Road Test A resurgent South Korean marque at last has the style and substance to top its Japanese rivals.
Hyundai's lacklustre Sonata is fighting back - and winning
Long the distant also-ran in the race to be king of the econocar world, Hyundai has surprisingly upped its game in the past couple of years.
There was a time not that long ago when the South Korean marque's Japanese rivals, Nissan, Toyota and Honda, ran rings around the styleless Sonata. It was a battle of the bland, as both Toyota's Camry and Honda's Accord were (and still are) painfully boring. Families on a budget could be forgiven for believing that this was as good as it got in terms of affordable and reliable motoring while handing over their hard-earned cash.
But then the chiefs at Hyundai hatched a plan to turn the midsize car segment upside down. "Let's build a car that actually appeals to the eye as much as it appeals to the wallet," they said. And then they did.
Last year, the new-look Sonata made its entrance, and its swooping lines, angled headlamps and chrome-like grille had the auto world in raptures; it looked modern and like the car was in motion, even when it was stationary. Fast-forward a year and the success of the 2011 version has only been added to. We've got the same design and general appeal for 2012, only with a panoramic sunroof option and even better fuel consumption at 7.7L/100km.
Having not driven the redesigned Sonata before (and, thankfully, any of its horrid predecessors), it is with intrigue that I approach the Hyundai dealership in Deira. Does this car really have what it takes to become number one in the midsize segment?
There's no doubt it's a looker, despite the rather plain metallic silver colour of this particular test car. Its sleek roofline and menacing stance make it immediately stand out from the crowd, a quality that's so rare when it comes to affordable motoring. In fact, I'd go as far as to say it's the nicest looking car to come onto the mass market since the 2008 introductions of the most recent Volkswagen Scirocco and Renault Megane. The one negative with the Sonata's exterior styling, however, is the featureless alloy wheels that don't add to the look at all.
The driver's door closes with a reassuringly sturdy clunk and, scanning the interior, it's apparent that you're getting a lot of tech for your dirhams. In this top-spec model there's a touch-screen infotainment system, electrically adjustable seats, Bluetooth connectivity, keyless entry, cruise control, paddle shifters and much more. But the best bit is that many of these features come as standard, making the new Sonata one of the most kitted-out cars you can find. OK, there are a lot of hard, black plastics on show, but when you consider what else you're getting thrown in, that can be forgiven.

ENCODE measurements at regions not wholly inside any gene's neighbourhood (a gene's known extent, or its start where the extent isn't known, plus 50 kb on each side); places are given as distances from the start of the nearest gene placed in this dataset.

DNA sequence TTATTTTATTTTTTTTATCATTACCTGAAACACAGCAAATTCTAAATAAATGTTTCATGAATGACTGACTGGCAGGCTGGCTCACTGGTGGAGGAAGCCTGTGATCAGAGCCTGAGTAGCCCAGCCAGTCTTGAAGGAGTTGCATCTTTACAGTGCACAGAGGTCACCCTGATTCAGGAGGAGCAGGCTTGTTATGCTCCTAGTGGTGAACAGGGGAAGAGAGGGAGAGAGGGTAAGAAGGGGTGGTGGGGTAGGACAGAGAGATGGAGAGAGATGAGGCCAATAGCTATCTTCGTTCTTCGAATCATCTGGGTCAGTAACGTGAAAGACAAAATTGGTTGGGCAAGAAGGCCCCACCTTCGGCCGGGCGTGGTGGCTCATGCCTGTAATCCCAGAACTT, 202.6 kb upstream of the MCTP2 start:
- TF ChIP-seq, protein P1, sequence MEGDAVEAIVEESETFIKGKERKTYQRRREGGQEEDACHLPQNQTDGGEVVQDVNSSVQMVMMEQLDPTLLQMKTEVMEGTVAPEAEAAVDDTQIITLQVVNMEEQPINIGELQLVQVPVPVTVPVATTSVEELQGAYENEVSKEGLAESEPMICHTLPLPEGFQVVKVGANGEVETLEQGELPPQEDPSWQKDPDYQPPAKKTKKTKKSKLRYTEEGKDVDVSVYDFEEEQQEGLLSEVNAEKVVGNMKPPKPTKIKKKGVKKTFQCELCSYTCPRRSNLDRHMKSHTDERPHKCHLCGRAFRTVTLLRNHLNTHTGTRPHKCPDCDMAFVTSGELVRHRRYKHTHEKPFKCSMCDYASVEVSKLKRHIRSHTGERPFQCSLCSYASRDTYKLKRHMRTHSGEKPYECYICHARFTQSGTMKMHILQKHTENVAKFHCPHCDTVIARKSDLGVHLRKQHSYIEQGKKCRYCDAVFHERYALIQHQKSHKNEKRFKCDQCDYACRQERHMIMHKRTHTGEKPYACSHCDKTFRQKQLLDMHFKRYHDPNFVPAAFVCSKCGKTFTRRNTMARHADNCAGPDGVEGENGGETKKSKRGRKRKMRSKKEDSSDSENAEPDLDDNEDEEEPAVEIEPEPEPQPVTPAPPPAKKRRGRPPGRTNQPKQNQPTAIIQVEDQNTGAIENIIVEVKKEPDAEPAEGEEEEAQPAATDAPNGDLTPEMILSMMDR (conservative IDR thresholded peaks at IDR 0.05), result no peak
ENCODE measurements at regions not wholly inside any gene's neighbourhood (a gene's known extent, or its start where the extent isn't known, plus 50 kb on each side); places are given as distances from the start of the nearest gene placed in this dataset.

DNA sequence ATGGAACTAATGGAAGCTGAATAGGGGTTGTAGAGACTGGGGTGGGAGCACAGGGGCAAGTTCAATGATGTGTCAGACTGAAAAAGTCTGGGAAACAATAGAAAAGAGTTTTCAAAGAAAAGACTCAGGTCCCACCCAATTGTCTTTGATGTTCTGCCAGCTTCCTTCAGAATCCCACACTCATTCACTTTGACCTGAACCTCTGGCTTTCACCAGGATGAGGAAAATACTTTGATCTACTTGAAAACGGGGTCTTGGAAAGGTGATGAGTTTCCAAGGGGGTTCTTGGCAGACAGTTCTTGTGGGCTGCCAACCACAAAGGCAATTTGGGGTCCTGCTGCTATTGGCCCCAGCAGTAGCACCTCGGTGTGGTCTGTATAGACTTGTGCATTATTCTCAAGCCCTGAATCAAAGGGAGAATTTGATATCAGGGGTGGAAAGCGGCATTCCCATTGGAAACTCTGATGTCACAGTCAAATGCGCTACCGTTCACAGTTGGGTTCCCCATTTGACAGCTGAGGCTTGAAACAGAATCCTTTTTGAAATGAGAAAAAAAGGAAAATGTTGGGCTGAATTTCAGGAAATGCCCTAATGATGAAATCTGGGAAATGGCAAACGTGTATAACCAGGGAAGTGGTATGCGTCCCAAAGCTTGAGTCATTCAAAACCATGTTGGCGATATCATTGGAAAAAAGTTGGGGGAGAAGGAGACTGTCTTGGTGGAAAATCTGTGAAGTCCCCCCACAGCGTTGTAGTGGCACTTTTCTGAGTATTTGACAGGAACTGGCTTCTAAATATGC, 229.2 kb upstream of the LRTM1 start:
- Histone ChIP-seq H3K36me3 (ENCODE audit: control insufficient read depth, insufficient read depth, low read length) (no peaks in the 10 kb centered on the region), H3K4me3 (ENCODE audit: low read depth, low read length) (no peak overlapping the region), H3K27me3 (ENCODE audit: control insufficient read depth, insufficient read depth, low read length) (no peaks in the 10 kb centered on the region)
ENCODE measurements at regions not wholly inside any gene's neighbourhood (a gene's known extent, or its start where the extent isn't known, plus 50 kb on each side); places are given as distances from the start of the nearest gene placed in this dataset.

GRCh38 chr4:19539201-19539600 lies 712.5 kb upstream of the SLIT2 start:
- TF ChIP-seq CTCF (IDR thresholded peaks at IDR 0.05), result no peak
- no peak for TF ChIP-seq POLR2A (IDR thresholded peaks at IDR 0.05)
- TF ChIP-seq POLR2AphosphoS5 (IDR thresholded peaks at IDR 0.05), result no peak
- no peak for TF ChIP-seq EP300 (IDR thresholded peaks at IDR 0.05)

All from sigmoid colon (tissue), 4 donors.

There's also a fair bit of storage space up front - I counted no fewer than four cup holders in sight - and the compartment underneath the MP3-compatible stereo seems to be some sort of endless black hole. Pushing the button to start (another standard feature) and the engine is tickled into life, though it is seldom heard again unless, of course, the paddle shifters are getting a workout on open sections of Sheikh Zayed Road. The 2.4L engine is very quiet and it seems to devour my throttle inputs with ease, as I monitor the rev counter on the cool blue instrument panel.
The Sonata can accelerate from standstill to 100kph in 9.5 seconds, utilising its 178 horses at 6,000rpm but, while it's relatively pacy for a midsize car, it's the ease and comfort of driving that most impressed me.
Compared to my daily driver, a 2002 Mercedes C180, it's effortless. Put your foot down and the Sonata powers through the gears with next to no lag and the suspension seems to mop up every little bump in the road, giving occupants an almost therapeutic experience amid the surrounding madness.
Getting to a steady high speed on the motorway, though, and I discover one of the car's few flaws - wind noise. Despite its chunky frame, there's a distinct whir when you get above 120kph. Nothing that a good bassline can't mask, of course, but it does grate enough to provoke conversation about it.
Once I've turned the iPod up though, I'm reassured about the Sonata once more as I see the numerous air bag badges around the car. On the top two models there are six in total, dotted here, there and everywhere, but there's only one driver's air bag on the lower specs; try selling that one to your better half.
Regardless of the number of air bags, the car's overall safety is another of its selling points, with the 2011 model having gained top marks in the US NHTSA test and the Australian NCAP test, in part due to its traction control and anti-lock braking systems.
I have the new Sonata for five days and, in this time, I find it difficult to pick many holes in its armour. Aside from the wind noise and my inability to operate the mapping system successfully (and I can assure you, I'm no technophobe), my only other complaint would be that the headroom is sacrificed for that elegant, swooping roof. When the albeit stupidly spiky hair of a 1.7m-tall man scrapes the roof of the car, there's definitely some space lacking. Thankfully, with a bit of seat adjustment and through opening the inner sunroof slider, I get comfortable without any styling catastrophes, but I can only imagine the hassle for a 1.8m-plus driver.
Overall, the Sonata seems to tick all the boxes in terms of style, power, comfort, space and affordability. In fact, it's one of the few cars that could help my wife and I find a compromise between my desire for a two-door sports car and her demand for a big SUV.
It's this all-round appeal that separates the Sonata from its Japanese peers and gives Hyundai a newfound gravitas.